It's not the conversion itself...
The actual conversion isn't illegal, it's the stripping of copyright protection that's illegal, as stated in the Digital Millennium Copyright Act (DMCA) here in the US and other laws elsewhere.
Here's the deal:
1.) If you purchase a song on CD, you can usually rip it to any format you want without a problem. However, some CDs limit the possible actions, so you may want to check before purchasing since there are no returns.
2.) You can purchase a CD from a store, at a garage sale, swap CDs, etc. However, it is assumed that when you transfer the CD you do not have any copies of the music, be it on another CD, your computer, MP3 player, etc.
1.) Above all, if this is a music download the assumption is made that you acquired the song legally. That means you either purchased it from someone authorized to sell the music or the author or rights holder has declared the music free to download.
2.) If you download a song off the internet and it does not have copy protection (such is rarely legal under #1, though), then no problem...you can convert it to another format at will.
3.) If the track is copy protected then you are out of luck. Why? The DRM prevents you from converting it...that's a limitation of the license you purchased. (You purchase a license to the music, you never purchase the song itself.) So in order to convert it you must strip the DRM, which is illegal according to the DMCA and other laws.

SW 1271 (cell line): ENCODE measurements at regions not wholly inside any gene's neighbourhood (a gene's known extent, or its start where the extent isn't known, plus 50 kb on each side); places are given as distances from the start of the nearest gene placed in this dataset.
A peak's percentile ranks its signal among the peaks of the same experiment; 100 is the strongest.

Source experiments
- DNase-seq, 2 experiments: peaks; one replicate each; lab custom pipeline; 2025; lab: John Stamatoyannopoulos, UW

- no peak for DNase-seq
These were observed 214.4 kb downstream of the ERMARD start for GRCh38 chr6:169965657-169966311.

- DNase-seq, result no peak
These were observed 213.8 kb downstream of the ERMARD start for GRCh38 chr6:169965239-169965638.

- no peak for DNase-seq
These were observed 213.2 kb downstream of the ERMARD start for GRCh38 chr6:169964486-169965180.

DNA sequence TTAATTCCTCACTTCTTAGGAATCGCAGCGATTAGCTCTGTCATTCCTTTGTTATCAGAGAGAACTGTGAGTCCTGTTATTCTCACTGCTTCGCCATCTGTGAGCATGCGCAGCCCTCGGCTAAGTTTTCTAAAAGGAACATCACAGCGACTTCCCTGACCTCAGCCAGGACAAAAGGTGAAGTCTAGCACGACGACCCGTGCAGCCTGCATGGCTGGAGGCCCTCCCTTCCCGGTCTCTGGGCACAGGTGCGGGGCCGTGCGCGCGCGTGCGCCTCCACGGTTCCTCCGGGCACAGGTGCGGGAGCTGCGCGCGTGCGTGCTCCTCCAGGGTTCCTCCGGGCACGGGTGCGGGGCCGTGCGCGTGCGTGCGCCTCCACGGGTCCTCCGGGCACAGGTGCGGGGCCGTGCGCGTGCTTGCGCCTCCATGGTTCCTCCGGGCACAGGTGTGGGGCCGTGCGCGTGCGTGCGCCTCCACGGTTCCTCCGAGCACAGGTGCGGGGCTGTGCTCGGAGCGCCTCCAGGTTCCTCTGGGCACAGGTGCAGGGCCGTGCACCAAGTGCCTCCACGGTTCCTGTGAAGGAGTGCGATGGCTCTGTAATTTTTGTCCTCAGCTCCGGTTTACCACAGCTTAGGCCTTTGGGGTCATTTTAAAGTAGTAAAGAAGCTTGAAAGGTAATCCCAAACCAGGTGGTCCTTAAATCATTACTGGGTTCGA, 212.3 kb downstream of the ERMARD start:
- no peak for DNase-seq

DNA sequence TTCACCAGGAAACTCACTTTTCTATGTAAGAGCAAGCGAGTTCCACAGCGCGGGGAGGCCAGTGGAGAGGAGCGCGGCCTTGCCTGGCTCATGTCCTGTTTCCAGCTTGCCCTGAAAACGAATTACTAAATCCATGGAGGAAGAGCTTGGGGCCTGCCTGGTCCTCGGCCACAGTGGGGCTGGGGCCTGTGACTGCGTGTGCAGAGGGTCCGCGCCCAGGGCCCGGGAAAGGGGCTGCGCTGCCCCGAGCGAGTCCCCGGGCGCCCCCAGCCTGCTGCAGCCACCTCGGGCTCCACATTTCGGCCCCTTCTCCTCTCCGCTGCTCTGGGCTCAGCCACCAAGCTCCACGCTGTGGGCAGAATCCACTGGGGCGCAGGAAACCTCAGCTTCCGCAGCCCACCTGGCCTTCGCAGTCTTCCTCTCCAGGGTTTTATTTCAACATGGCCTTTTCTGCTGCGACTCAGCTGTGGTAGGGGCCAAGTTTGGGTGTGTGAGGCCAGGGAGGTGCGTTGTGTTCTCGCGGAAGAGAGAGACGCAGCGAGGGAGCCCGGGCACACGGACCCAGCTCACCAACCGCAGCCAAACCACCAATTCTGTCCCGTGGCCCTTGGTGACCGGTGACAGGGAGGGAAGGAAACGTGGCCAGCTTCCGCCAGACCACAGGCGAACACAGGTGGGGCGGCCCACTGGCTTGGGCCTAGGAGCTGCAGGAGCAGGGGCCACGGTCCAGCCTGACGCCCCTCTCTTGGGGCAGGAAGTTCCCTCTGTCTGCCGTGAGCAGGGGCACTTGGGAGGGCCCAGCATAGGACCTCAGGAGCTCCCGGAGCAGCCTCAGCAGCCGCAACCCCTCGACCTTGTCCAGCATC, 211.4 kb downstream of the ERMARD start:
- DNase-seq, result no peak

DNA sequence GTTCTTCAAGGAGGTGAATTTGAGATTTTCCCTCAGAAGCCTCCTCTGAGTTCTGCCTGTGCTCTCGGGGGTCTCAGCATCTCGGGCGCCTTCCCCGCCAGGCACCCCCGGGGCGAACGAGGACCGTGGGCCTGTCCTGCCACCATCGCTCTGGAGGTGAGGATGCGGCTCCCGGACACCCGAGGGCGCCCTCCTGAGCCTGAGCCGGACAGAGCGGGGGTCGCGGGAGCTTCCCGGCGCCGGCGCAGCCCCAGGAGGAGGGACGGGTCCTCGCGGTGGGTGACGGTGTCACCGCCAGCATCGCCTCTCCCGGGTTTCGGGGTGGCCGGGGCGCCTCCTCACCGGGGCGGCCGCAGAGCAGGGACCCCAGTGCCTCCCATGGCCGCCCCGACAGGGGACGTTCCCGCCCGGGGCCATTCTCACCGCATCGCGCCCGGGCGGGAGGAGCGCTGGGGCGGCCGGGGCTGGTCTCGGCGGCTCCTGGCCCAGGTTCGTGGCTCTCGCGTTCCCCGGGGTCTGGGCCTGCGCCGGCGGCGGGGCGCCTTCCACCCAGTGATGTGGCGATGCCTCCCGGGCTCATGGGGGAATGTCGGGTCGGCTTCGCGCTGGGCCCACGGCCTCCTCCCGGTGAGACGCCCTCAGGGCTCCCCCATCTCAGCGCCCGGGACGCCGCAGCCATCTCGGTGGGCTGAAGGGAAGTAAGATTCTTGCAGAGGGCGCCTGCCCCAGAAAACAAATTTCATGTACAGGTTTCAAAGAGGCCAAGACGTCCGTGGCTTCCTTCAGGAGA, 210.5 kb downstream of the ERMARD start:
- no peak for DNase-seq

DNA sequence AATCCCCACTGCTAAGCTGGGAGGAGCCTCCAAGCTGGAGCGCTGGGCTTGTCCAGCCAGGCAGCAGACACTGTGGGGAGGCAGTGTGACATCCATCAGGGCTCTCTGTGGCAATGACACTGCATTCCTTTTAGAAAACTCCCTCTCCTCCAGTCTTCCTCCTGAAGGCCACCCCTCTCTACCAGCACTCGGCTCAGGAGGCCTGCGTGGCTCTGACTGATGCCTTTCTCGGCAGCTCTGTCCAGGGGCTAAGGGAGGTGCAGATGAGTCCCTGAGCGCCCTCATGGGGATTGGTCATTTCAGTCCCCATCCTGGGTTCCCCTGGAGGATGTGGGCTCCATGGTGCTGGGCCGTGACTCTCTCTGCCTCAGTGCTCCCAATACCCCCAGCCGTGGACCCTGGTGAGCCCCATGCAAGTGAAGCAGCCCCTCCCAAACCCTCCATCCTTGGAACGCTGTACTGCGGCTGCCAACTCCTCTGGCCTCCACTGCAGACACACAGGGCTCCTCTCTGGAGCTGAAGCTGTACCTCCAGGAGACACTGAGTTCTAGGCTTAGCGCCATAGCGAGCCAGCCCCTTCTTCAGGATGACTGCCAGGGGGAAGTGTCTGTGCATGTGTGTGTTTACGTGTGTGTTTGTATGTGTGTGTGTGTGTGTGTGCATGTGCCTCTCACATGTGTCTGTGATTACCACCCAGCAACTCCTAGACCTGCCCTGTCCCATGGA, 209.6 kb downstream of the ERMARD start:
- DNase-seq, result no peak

Now, there is a loophole where you can record the audio as it passes the sound card, creating a copy with slightly lower quality. Programs like TuneBite are famous for this. However, there is still the clause that you have a legal license to the song. If you use a monthly music service (unlimited downloads as long as you continue paying the monthly fee) and then stop paying and the licenses expire, you are legally required to destroy the copies because you no longer have a legal license to the originals.
Hope this helps,
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